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Nellie Carnahan Robinson

I am sure there was not another schoolhouse in the whole country as primitive as this one. There couldn't have been. It was made of logs and had been built in a day by the men in the settlement. The dimensions were about fourteen by sixteen feet. The logs were chinked and daubed with adobe mud. In many places the mud had fallen out. If a child wanted to look at anyone passing, he would peek between the logs .... The floor was of unfinished boards and if a child dropped a pencil, he had learned to be quick to retrieve or it rolled through the cracks under the floor. At times we would have a general upheaval at the noon hour when the boys would take up the floor boards and reclaim the erasers, pencils, chalk, and various other articles the woodrat had hidden under there.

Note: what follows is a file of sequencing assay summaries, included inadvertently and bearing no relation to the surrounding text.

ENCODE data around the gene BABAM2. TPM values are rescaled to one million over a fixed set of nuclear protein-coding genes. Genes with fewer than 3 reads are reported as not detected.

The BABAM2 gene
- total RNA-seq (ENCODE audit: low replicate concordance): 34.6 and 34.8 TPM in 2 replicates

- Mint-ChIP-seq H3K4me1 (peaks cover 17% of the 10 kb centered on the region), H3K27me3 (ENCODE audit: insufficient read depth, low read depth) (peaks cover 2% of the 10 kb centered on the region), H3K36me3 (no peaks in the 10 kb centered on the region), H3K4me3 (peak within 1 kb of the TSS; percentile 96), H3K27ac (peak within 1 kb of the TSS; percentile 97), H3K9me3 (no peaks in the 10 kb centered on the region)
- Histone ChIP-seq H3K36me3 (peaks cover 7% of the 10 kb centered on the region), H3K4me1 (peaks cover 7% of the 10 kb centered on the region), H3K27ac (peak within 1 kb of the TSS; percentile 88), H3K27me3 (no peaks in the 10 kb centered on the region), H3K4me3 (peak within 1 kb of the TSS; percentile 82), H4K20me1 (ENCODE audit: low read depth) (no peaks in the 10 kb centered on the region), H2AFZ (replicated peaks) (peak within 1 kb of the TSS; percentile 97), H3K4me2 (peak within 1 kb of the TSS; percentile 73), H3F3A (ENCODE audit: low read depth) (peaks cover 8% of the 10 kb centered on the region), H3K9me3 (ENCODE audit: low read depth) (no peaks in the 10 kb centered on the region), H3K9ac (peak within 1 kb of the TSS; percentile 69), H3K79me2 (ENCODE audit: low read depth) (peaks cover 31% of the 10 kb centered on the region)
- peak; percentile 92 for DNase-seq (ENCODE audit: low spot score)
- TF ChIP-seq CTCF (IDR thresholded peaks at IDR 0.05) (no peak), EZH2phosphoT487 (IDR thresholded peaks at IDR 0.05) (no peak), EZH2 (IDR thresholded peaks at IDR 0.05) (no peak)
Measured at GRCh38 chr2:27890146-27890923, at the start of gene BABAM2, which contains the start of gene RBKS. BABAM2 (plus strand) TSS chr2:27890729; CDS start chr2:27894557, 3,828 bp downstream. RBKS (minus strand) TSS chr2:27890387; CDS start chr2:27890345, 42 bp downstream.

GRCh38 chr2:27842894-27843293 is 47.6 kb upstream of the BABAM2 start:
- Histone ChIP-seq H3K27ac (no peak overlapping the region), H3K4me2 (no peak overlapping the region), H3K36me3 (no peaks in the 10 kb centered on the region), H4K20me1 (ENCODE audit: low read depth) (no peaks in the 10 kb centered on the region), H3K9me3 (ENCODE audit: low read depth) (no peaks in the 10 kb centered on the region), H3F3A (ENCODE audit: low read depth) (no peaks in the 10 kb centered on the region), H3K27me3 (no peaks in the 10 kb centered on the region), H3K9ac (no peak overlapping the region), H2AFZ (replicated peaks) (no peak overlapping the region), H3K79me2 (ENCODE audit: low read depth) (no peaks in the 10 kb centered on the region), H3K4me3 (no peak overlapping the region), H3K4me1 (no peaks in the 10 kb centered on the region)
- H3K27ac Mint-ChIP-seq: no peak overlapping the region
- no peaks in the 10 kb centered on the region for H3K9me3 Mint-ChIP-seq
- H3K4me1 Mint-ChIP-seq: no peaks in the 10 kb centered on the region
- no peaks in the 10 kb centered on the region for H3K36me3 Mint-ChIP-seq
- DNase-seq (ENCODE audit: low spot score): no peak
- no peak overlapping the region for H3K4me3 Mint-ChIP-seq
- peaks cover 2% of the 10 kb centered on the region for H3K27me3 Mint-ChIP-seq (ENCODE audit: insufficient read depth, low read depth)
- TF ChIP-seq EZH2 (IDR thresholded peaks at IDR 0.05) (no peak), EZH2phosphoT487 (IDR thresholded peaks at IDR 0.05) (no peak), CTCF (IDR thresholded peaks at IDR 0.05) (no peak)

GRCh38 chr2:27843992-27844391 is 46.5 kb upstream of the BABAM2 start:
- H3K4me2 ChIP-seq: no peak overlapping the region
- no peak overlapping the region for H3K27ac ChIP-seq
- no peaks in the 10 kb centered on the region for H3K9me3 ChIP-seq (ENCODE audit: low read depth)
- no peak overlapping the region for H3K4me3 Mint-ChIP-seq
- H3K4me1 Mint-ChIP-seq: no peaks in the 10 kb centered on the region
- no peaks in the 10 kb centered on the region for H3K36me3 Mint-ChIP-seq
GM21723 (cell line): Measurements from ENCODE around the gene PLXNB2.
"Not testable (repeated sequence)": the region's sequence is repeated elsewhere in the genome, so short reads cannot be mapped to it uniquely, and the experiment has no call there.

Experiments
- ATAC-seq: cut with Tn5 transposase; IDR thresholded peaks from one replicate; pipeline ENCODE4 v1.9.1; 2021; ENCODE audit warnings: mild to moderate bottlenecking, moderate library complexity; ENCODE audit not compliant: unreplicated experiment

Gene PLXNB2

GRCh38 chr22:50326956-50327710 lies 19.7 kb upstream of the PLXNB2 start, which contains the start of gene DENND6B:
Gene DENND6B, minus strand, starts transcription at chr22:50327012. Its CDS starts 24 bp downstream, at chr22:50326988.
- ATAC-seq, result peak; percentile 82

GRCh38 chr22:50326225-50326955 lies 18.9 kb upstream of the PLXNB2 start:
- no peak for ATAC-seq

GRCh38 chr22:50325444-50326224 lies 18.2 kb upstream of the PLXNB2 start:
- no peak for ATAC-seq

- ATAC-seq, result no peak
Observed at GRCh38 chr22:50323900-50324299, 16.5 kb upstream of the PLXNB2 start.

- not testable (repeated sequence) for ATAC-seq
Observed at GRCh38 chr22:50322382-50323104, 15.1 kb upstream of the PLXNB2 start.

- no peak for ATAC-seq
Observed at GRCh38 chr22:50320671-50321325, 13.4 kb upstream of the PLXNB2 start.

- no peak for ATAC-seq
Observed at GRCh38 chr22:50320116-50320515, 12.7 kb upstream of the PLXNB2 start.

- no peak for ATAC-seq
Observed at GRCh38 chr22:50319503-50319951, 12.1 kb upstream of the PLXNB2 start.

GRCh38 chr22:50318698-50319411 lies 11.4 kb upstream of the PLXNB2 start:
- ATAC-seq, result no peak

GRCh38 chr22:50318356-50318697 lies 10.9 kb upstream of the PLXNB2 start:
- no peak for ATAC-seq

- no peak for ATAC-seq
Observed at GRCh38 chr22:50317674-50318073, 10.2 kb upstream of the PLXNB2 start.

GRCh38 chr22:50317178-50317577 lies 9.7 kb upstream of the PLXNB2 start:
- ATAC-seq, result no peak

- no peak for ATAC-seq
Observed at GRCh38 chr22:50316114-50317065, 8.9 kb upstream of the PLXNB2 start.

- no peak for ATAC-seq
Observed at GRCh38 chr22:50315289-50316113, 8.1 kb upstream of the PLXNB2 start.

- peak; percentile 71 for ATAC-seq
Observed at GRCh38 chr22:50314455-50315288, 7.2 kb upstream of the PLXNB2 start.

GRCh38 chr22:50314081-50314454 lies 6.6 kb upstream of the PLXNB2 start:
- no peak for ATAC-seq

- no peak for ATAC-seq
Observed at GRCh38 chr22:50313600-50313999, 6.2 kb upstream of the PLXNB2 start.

Source: Nellie Carnahan Robinson quoted in Michael B. Husband, ed., The Recollections of a Schoolteacher in the Disappointment Creek Valley, 150.

 

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